As Director of the Wyoming Department of Family Services, I was often asked, “What is the one thing you would change to strengthen families?” My answer, “Create more responsible young men for women to marry.”
Wyoming has a high divorce rate. It exceeds the already unacceptably high national rate by almost one-third. The impact falls most heavily on the mother left behind with her children. Census Bureau data show when a Wyoming father leaves behind a wife and young children, more than half of those single-parent homes survive in poverty.
There are innumerable ideas for getting young men to “man-up.” From fathers to brothers, uncles, grandfathers and just concerned neighbors, men need to become mentors. But young women can’t wait for that glacier to move. They must be given the tools to take responsibility for their own lives now. Helpful strategies begin with the decision that no man in your life is better than an irresponsible one.
An unique example of how young women can make an informed, more than romantic choice, is the growing trend of using credit scores to decide whether to pursue a relationship. Credit scores are the tools banks and others use to determine whether someone is financially responsible, arguably one of the most critical qualities for a good mate.
According to FICO, one credit score source, this metric is the best way to determine whether a person practices “consistently responsible financial behavior.” That quality says more about a potential mate than that he pays his bills on time. It says he maintains employment, spends and saves wisely, and that he cares about his responsibilities to family and others in the community.
Manisha Thakor, founder and chief executive of MoneyZen Wealth Management, wrote in a New York Times op-ed that credit scores are “a shorthand way to get a sense of someone’s financial past the same way an S.T.D. tests give some information about a person’s sexual past.”
The other threat young women (and sometimes men) face when inviting someone into a relationship is violence. Statistics show that when children are most viciously abused, it’s more common the abuser is a boyfriend or subsequent spouse, not the biological father. There seems to be an almost primal instinct among some men to do harm to the offspring of another male. Unless mothers are careful when they invite another man into their home, their children can be put at serious risk.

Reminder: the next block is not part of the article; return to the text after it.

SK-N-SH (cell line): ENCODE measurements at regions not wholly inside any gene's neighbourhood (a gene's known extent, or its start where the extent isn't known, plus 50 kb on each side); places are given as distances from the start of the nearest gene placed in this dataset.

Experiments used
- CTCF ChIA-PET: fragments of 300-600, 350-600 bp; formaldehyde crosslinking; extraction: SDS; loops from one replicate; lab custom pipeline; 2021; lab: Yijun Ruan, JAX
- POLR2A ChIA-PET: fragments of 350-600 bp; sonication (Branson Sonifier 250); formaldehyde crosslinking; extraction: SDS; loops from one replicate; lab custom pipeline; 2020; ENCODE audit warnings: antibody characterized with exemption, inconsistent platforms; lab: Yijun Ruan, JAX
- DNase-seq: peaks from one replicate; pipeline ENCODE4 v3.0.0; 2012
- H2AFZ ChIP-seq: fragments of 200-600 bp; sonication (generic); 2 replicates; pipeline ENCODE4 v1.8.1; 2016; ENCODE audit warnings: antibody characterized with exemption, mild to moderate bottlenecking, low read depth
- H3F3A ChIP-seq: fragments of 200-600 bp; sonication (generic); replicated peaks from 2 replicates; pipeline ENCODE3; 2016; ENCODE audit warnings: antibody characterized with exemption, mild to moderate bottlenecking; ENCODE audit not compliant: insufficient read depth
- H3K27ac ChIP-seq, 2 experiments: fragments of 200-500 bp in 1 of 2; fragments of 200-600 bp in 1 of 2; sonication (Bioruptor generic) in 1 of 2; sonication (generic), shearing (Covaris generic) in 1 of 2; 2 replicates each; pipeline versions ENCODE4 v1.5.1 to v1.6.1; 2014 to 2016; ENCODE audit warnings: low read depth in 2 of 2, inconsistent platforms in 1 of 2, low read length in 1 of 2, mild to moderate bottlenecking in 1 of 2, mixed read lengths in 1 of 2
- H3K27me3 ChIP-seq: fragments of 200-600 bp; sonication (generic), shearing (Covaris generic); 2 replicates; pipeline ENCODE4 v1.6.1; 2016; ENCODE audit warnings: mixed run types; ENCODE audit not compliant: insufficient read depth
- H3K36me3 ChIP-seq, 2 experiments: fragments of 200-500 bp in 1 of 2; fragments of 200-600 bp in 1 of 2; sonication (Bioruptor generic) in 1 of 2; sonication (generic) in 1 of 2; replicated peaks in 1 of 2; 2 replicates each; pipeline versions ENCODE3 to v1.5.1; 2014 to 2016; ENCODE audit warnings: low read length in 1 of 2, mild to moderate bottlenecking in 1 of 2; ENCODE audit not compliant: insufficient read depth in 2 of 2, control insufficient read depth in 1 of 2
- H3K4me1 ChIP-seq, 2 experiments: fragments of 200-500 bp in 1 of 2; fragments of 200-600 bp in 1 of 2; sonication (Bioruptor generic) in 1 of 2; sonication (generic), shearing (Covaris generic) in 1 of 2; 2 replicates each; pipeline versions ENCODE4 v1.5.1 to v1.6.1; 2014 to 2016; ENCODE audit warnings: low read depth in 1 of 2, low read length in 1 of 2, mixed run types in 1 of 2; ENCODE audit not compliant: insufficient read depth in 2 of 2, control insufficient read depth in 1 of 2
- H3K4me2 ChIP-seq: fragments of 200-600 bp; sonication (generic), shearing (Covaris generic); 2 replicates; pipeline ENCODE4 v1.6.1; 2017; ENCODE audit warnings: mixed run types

But unlike credit scores, there’s no place to go for answers to the question of whether someone is potentially violent. She can and should check the sex offender registry. If she finds her potential mate’s name there, it should be a deal breaker, no questions asked.
Nevertheless, many violent suitors never commit the kind of crimes that land them on that list. Domestic violence is an example. Abusers pose an unacceptable risk, not only for their partners but also their partner’s children, who are often collateral damage. Even when the children are not the physical target, those exposed to family violence are harmed. They are more likely to develop social, emotional, psychological and or behavioral problems than those who are not.
How is anyone to know whether the person they invite into the lives of their children is potentially harmful or even deadly? Asking the person seldom produces the truth. Even when you’ve heard the rumors, the accused often rationalizes the incidents, absolving him or her from any responsibility.
This is where government can help. The legislature should create a domestic violence registry. Serial abusers of family members are arguably a greater threat to the future women or men and children in their lives than are many of those who find themselves on the sex offender list. There should be an official, accessible list of those who have been convicted of domestic violence, men and women alike.
If our culture has a problem turning out responsible men, it should at the least help women identify those who should, at all costs, be avoided.